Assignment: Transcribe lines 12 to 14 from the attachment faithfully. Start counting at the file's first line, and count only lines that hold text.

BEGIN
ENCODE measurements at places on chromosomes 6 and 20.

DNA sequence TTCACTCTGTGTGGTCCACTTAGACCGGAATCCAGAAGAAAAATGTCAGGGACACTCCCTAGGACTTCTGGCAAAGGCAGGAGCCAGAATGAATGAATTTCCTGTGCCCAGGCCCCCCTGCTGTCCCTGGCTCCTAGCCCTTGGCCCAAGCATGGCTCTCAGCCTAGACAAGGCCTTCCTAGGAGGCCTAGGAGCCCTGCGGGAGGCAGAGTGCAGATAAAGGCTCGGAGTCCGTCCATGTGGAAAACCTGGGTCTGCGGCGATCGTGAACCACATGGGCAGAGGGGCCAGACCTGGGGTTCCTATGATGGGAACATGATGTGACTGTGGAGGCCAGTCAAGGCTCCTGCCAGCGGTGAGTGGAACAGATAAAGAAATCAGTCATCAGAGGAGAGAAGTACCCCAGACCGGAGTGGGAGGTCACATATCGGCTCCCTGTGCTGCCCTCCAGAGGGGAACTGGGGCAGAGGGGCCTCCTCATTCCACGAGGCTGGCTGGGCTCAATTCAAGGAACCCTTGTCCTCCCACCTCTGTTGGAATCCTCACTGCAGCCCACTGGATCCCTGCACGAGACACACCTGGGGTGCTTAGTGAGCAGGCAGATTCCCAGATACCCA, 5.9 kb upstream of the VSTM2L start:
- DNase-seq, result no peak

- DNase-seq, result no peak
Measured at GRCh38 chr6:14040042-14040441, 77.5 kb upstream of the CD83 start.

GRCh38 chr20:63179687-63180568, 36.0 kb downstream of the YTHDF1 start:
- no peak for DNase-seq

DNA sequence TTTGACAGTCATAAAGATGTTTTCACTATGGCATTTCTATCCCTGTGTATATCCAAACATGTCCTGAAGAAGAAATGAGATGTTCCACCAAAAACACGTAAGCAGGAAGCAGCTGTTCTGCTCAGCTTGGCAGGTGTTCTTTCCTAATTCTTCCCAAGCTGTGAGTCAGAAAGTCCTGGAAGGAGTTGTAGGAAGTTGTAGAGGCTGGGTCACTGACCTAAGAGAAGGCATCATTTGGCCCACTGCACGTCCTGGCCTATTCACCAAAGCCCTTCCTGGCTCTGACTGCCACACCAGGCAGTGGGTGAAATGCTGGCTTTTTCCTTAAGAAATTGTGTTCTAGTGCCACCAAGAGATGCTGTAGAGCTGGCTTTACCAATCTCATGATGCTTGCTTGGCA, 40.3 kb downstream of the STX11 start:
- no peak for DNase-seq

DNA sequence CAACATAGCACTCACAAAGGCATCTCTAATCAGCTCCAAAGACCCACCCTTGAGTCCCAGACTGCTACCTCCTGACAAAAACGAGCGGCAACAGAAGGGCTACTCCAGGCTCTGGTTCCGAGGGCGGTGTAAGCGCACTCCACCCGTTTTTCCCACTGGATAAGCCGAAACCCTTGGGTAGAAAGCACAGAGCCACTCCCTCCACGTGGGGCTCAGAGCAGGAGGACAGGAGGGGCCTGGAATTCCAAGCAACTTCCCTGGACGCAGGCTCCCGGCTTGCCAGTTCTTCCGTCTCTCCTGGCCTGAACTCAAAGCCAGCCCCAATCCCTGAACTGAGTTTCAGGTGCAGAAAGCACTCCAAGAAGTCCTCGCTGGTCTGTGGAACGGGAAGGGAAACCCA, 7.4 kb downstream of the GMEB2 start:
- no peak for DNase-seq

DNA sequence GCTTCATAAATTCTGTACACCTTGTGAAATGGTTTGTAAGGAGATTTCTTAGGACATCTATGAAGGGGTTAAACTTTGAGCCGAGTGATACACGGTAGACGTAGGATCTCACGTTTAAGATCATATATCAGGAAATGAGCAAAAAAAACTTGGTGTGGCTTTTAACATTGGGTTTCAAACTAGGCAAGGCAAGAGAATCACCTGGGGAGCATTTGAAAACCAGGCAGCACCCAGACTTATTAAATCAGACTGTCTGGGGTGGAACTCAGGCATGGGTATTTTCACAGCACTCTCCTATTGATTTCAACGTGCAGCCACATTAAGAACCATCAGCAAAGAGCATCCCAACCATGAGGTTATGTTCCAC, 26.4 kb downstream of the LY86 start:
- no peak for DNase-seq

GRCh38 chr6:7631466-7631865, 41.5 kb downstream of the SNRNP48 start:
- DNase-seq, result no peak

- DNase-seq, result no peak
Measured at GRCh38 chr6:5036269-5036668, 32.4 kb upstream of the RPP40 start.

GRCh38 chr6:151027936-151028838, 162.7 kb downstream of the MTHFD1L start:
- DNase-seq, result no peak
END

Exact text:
DNA sequence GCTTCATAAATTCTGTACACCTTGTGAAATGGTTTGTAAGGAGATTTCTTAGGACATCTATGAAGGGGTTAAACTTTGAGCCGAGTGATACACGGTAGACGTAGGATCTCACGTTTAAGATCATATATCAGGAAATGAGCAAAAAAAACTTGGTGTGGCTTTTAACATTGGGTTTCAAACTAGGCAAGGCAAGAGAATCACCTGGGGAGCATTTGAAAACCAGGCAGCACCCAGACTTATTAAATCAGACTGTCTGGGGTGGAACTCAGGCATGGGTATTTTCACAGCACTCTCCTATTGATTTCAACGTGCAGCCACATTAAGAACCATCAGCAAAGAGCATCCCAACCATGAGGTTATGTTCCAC, 26.4 kb downstream of the LY86 start:
- no peak for DNase-seq

GRCh38 chr6:7631466-7631865, 41.5 kb downstream of the SNRNP48 start: